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Judicial Restraints and Executive Expansion

  • 4 Pages
  • Published On: 12-12-2023

The era of the New Deal started with the rise of President Franklin D. Roosevelt replacing the former President Herbert Hoover and his failed economic policies. This was the time of economic depression. President Roosevelt saw the government as a tool to address the economic crisis (Schaller, et al., 2017, p. 8).The ‘First Hundred Days’, which was the first three months of his government in 1933, saw a number of laws aiming to stabilise and regulate the faltering economic system (Schaller, et al., 2017). This was the start of the New Deal era.

This essay will assess whether or not the legislative power faced checks and restraints from the judiciary, especially the Supreme Court. It proposes that by the end of the New Deal era, the Federal Government gained more power with lesser checks from the judiciary.

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The New Deal era started with the Supreme Court reversing key legislations terming them unconstitutional. The year between 1934 and 1936 saw the Supreme Court holding unconstitutional key New Deal legislation, such as the National Industrial Recovery Act 1993 and Agricultural Adjustment Act, (AAA) 1933 on the ground that the Congress has limited power under the interstate commerce clause of the Constitution in regard to economy, set wages or workplace rules (Schaller, et al., 2017, p. 27).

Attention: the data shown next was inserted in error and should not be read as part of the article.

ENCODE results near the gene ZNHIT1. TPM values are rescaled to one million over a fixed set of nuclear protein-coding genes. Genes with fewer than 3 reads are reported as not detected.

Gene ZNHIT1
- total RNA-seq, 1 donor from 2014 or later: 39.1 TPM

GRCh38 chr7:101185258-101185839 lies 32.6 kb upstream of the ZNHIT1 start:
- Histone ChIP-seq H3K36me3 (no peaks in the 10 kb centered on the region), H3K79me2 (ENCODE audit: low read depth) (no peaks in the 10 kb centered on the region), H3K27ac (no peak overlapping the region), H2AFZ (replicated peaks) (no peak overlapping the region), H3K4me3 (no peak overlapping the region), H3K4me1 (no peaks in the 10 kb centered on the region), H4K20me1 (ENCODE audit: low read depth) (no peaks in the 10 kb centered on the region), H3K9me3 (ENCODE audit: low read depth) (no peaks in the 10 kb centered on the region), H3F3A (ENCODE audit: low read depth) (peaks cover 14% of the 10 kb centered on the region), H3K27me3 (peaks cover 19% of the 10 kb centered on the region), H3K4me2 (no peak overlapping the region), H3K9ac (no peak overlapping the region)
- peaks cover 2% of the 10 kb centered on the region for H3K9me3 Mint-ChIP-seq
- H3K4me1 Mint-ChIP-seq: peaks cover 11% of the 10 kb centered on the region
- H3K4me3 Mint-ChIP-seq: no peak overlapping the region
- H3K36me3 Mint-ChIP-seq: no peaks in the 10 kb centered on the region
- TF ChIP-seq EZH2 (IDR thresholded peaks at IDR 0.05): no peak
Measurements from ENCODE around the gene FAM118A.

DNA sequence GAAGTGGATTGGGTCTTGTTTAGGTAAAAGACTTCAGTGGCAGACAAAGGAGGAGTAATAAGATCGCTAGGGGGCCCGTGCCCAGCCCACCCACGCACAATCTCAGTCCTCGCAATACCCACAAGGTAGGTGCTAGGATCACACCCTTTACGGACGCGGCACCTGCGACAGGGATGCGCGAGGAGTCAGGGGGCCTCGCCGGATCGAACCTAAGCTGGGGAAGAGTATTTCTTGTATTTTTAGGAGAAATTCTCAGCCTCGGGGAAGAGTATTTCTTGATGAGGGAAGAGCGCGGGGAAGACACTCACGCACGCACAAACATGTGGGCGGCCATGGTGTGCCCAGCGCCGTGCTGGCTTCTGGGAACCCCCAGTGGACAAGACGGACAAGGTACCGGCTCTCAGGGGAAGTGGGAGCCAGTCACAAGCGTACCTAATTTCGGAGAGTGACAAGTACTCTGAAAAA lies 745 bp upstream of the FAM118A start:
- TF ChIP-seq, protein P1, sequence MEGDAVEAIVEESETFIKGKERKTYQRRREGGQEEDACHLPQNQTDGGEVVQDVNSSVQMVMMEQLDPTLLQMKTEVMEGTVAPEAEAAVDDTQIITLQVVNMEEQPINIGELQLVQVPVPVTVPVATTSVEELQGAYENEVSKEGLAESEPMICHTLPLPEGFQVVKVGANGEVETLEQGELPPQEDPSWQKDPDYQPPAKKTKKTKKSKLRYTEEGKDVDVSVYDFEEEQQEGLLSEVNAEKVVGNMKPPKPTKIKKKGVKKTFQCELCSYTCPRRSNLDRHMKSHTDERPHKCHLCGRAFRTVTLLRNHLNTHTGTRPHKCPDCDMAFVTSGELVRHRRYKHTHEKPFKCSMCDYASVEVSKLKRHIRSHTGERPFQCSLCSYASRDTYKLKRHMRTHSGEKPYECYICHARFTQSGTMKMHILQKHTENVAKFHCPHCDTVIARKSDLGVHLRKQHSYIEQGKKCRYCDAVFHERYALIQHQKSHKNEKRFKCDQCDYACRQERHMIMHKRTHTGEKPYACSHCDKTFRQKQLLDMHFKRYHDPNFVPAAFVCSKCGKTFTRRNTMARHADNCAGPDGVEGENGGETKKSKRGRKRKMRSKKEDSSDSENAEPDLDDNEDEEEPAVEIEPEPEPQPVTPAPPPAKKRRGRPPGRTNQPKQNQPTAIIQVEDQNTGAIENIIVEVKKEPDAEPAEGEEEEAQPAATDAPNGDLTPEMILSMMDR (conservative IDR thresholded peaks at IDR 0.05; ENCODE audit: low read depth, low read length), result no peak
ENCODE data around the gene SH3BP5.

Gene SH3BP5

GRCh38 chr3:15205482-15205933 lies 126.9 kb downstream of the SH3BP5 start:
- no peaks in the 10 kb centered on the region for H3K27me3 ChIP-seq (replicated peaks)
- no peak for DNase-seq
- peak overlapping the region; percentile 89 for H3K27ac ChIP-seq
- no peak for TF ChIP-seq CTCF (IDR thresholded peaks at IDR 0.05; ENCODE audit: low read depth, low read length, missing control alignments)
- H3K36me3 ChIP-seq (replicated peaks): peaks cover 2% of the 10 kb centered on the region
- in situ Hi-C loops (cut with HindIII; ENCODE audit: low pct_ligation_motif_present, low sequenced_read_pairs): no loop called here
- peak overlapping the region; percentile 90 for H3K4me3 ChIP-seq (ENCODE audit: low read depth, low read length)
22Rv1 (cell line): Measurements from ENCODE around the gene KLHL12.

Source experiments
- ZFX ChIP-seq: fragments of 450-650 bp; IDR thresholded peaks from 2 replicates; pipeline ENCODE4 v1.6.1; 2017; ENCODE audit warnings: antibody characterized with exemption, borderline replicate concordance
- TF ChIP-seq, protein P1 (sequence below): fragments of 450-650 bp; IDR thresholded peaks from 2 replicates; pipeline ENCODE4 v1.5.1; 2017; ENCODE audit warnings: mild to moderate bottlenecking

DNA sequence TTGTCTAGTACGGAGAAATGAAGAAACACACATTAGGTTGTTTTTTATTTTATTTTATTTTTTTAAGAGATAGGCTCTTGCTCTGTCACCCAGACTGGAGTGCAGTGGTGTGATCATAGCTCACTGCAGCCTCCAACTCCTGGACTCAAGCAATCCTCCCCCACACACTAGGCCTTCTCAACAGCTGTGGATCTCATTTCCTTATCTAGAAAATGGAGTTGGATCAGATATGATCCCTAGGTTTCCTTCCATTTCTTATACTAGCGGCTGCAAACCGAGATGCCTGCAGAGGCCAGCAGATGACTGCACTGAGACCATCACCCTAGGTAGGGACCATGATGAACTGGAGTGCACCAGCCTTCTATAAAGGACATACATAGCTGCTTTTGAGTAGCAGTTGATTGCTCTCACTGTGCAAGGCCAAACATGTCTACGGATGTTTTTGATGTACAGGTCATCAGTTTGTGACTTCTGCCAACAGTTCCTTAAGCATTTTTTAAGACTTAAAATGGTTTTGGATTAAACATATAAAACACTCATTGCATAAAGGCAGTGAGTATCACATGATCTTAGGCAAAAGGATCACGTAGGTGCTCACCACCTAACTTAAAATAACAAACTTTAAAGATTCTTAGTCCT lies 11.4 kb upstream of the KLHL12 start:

For instance, the Supreme Court in 1936 overturned the then newly created Agricultural Adjustment Administration (AAA) under the AAA 1933 (Schaller, et al., 2017, p. 11). In United States v Butler Et Al., Receivers Of Hoosac Mills Corp., Mr. Justice Roberts addressed the issue of whether or not the respondents could question the validity of floor tax on cotton levied under the Act of 1933 (United States v. Butler, 297 U.S. 1 (1936), 1936). The Government contended that the respondents did not have any standing to question the validity of the tax as the Act of 1933 was merely a revenue measure the proceeds of which went into the federal treasury (United States v. Butler, 297 U.S. 1 (1936), 1936, p. 57).

Mr. Justice Roberts held that terming the exaction from the processors, which are the respondents, as a tax or terming it could not be questioned was incorrect (United States v. Butler, 297 U.S. 1 (1936), 1936, p. 61). The Act of 1933 regulated agricultural production and the tax is a mere incident and hence, the respondents could challenge the legality of the exaction. In addition, Mr. Justice Roberts also held that the Constitution is the supreme law of the land and all legislation must conform to it. The court has the duty to determine whether or not a legislation conforms to the Constitution (United States v. Butler, 297 U.S. 1 (1936), 1936, p. 62). Mr. Justice Roberts further stated that the power of the federal government is conferred or delegated by the States. The judiciary cannot recognise a political system where all legislative power is without any limit and is vested in a parliament or a legislative body (United States v. Butler, 297 U.S. 1 (1936), 1936, p. 63).